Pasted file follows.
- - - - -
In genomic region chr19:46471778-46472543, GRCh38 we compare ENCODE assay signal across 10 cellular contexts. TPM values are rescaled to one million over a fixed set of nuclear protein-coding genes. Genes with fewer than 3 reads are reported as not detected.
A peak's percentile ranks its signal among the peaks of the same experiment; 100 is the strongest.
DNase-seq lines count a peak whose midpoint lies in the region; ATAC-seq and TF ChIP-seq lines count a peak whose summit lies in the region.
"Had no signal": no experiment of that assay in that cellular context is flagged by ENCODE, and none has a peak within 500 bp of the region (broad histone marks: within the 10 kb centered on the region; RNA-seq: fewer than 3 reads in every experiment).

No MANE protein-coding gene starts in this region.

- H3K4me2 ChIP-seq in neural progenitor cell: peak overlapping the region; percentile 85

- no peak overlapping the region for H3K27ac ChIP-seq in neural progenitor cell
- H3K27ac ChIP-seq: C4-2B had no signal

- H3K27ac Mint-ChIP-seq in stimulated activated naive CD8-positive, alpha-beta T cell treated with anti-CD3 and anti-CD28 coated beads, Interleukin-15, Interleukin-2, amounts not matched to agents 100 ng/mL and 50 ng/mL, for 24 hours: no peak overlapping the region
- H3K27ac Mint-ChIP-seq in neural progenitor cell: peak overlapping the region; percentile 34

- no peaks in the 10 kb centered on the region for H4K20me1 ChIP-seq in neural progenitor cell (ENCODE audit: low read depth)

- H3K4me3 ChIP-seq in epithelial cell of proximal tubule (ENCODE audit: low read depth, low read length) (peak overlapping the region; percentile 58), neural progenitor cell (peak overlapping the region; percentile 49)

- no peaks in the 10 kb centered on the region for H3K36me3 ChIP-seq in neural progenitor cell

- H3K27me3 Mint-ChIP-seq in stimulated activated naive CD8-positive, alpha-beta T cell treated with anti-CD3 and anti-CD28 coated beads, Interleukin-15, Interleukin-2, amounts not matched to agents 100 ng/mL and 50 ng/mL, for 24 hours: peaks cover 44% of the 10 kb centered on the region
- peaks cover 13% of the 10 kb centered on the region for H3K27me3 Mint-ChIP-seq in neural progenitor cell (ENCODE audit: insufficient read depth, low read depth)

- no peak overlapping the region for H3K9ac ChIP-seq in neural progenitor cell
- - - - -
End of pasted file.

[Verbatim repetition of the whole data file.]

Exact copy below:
In genomic region chr19:46471778-46472543, GRCh38 we compare ENCODE assay signal across 10 cellular contexts. TPM values are rescaled to one million over a fixed set of nuclear protein-coding genes. Genes with fewer than 3 reads are reported as not detected.
A peak's percentile ranks its signal among the peaks of the same experiment; 100 is the strongest.
DNase-seq lines count a peak whose midpoint lies in the region; ATAC-seq and TF ChIP-seq lines count a peak whose summit lies in the region.
"Had no signal": no experiment of that assay in that cellular context is flagged by ENCODE, and none has a peak within 500 bp of the region (broad histone marks: within the 10 kb centered on the region; RNA-seq: fewer than 3 reads in every experiment).

No MANE protein-coding gene starts in this region.

- H3K4me2 ChIP-seq in neural progenitor cell: peak overlapping the region; percentile 85

- no peak overlapping the region for H3K27ac ChIP-seq in neural progenitor cell
- H3K27ac ChIP-seq: C4-2B had no signal

- H3K27ac Mint-ChIP-seq in stimulated activated naive CD8-positive, alpha-beta T cell treated with anti-CD3 and anti-CD28 coated beads, Interleukin-15, Interleukin-2, amounts not matched to agents 100 ng/mL and 50 ng/mL, for 24 hours: no peak overlapping the region
- H3K27ac Mint-ChIP-seq in neural progenitor cell: peak overlapping the region; percentile 34

- no peaks in the 10 kb centered on the region for H4K20me1 ChIP-seq in neural progenitor cell (ENCODE audit: low read depth)

- H3K4me3 ChIP-seq in epithelial cell of proximal tubule (ENCODE audit: low read depth, low read length) (peak overlapping the region; percentile 58), neural progenitor cell (peak overlapping the region; percentile 49)

- no peaks in the 10 kb centered on the region for H3K36me3 ChIP-seq in neural progenitor cell

- H3K27me3 Mint-ChIP-seq in stimulated activated naive CD8-positive, alpha-beta T cell treated with anti-CD3 and anti-CD28 coated beads, Interleukin-15, Interleukin-2, amounts not matched to agents 100 ng/mL and 50 ng/mL, for 24 hours: peaks cover 44% of the 10 kb centered on the region
- peaks cover 13% of the 10 kb centered on the region for H3K27me3 Mint-ChIP-seq in neural progenitor cell (ENCODE audit: insufficient read depth, low read depth)

- no peak overlapping the region for H3K9ac ChIP-seq in neural progenitor cell